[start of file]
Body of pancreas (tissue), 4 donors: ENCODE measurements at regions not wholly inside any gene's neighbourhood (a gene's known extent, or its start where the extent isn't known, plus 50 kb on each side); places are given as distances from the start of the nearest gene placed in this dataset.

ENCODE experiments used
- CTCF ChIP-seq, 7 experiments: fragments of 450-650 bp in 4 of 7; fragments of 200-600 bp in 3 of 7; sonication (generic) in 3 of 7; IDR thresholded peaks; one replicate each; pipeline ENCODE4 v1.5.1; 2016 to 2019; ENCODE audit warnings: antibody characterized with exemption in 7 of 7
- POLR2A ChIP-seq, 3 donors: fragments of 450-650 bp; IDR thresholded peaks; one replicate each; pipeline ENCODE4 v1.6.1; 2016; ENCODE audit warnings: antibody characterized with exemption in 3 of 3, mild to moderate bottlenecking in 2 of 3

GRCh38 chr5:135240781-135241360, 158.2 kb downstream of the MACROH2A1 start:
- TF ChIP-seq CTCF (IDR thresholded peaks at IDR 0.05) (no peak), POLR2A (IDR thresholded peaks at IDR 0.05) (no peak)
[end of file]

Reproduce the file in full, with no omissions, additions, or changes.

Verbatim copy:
Body of pancreas (tissue), 4 donors: ENCODE measurements at regions not wholly inside any gene's neighbourhood (a gene's known extent, or its start where the extent isn't known, plus 50 kb on each side); places are given as distances from the start of the nearest gene placed in this dataset.

ENCODE experiments used
- CTCF ChIP-seq, 7 experiments: fragments of 450-650 bp in 4 of 7; fragments of 200-600 bp in 3 of 7; sonication (generic) in 3 of 7; IDR thresholded peaks; one replicate each; pipeline ENCODE4 v1.5.1; 2016 to 2019; ENCODE audit warnings: antibody characterized with exemption in 7 of 7
- POLR2A ChIP-seq, 3 donors: fragments of 450-650 bp; IDR thresholded peaks; one replicate each; pipeline ENCODE4 v1.6.1; 2016; ENCODE audit warnings: antibody characterized with exemption in 3 of 3, mild to moderate bottlenecking in 2 of 3

GRCh38 chr5:135240781-135241360, 158.2 kb downstream of the MACROH2A1 start:
- TF ChIP-seq CTCF (IDR thresholded peaks at IDR 0.05) (no peak), POLR2A (IDR thresholded peaks at IDR 0.05) (no peak)